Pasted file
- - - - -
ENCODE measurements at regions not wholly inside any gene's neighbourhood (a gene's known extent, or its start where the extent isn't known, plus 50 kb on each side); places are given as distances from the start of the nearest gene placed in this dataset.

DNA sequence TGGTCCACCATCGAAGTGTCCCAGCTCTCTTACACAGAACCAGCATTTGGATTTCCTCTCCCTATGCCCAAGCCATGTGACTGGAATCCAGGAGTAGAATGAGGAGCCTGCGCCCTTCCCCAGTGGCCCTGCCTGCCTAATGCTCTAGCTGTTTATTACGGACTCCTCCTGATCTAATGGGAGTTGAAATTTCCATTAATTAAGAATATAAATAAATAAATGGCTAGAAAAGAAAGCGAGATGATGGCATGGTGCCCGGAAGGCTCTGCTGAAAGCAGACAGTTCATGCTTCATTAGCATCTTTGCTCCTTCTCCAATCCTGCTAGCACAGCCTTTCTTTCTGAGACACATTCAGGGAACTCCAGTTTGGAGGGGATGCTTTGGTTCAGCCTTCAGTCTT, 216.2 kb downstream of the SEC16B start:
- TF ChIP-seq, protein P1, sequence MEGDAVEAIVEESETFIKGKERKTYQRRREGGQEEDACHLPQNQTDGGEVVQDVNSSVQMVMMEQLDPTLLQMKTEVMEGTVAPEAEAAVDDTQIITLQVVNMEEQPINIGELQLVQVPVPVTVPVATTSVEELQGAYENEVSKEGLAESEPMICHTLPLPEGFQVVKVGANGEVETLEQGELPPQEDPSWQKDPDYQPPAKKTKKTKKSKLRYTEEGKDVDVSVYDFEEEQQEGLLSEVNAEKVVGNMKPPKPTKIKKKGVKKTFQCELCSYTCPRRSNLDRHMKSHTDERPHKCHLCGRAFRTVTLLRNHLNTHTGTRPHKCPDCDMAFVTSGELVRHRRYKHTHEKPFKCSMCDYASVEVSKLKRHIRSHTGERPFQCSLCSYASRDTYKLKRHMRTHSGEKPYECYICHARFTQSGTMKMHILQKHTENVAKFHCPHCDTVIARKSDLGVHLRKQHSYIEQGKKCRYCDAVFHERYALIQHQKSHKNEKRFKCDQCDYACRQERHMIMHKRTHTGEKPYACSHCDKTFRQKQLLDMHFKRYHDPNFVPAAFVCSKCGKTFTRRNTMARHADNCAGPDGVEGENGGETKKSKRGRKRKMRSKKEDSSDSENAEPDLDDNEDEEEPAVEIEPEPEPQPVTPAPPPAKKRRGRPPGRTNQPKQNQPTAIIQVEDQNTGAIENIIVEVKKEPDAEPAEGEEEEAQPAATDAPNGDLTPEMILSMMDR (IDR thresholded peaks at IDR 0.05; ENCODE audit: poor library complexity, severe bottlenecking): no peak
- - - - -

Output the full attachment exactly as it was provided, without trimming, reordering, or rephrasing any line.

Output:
ENCODE measurements at regions not wholly inside any gene's neighbourhood (a gene's known extent, or its start where the extent isn't known, plus 50 kb on each side); places are given as distances from the start of the nearest gene placed in this dataset.

DNA sequence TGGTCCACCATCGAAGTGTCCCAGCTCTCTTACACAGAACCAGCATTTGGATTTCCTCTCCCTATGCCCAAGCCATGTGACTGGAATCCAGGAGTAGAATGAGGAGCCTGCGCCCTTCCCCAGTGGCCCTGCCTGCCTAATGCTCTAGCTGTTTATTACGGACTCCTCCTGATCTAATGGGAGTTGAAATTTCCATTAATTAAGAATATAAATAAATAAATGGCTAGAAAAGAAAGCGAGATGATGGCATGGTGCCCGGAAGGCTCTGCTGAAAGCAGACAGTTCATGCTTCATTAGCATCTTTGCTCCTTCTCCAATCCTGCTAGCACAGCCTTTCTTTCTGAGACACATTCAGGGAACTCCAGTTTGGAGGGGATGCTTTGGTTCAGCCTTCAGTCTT, 216.2 kb downstream of the SEC16B start:
- TF ChIP-seq, protein P1, sequence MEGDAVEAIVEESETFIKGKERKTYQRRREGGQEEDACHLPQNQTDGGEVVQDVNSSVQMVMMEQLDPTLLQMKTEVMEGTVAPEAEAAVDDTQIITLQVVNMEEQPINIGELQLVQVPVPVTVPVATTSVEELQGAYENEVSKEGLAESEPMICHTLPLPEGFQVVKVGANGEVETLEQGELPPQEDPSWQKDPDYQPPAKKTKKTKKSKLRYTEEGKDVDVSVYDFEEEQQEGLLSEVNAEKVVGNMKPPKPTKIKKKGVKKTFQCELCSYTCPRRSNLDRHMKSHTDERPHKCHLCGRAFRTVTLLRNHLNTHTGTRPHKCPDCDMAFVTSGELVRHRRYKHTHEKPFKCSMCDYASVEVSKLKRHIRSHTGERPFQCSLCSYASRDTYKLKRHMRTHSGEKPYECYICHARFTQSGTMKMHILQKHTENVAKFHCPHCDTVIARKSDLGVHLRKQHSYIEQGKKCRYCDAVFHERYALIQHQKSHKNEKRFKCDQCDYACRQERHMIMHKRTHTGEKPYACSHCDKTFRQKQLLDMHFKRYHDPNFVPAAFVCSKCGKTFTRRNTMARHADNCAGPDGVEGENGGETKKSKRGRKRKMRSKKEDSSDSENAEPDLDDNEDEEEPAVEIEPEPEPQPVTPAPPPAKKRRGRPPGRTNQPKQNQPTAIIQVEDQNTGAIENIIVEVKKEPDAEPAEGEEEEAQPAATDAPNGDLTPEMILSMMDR (IDR thresholded peaks at IDR 0.05; ENCODE audit: poor library complexity, severe bottlenecking): no peak